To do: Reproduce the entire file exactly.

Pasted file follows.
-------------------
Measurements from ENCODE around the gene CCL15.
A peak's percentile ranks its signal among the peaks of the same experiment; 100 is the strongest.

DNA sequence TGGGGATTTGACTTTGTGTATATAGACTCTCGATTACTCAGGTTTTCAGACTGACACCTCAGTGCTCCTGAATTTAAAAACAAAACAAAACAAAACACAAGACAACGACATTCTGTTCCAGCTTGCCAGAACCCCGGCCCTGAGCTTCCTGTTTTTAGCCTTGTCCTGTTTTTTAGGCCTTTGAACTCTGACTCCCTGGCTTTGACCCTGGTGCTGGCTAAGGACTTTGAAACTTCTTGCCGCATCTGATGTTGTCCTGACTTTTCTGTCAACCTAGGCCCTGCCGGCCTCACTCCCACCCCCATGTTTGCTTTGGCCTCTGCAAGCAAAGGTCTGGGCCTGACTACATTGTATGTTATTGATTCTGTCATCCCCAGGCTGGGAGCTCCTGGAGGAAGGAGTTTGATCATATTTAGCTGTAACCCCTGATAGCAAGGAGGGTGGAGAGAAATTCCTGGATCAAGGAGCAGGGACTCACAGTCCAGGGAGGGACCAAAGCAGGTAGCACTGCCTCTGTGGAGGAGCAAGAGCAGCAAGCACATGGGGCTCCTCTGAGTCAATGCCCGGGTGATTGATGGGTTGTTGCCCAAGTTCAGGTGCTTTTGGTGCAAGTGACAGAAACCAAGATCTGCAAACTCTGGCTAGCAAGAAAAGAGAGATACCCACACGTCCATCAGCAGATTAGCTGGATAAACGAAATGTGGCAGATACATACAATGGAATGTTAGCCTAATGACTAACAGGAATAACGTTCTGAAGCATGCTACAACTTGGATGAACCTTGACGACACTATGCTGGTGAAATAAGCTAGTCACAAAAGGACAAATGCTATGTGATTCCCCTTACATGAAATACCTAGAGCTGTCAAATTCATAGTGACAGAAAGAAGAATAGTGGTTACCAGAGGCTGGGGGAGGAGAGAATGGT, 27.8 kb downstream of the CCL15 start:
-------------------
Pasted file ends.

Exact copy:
Measurements from ENCODE around the gene CCL15.
A peak's percentile ranks its signal among the peaks of the same experiment; 100 is the strongest.

DNA sequence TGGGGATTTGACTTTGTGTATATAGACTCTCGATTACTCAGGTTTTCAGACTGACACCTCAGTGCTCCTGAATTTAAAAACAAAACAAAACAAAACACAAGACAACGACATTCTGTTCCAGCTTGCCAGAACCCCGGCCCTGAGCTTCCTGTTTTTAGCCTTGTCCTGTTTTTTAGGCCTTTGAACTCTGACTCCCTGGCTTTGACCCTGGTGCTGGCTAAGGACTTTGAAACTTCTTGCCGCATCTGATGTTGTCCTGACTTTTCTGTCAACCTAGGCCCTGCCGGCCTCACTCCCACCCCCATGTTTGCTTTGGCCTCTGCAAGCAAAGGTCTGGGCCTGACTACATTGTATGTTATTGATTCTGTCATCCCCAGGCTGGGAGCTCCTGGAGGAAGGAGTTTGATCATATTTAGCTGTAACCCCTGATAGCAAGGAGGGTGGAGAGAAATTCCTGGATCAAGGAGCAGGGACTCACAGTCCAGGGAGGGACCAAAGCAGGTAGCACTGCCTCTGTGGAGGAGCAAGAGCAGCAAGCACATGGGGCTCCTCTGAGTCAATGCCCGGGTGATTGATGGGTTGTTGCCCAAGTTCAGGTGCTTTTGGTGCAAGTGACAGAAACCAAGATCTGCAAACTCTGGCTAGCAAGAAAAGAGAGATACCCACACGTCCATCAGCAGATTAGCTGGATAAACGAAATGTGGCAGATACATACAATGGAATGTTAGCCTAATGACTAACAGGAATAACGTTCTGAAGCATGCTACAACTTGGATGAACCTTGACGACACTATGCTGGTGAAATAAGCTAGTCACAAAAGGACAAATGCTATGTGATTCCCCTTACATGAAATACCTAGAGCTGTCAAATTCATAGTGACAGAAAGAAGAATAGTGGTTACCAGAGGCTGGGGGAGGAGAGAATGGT, 27.8 kb downstream of the CCL15 start: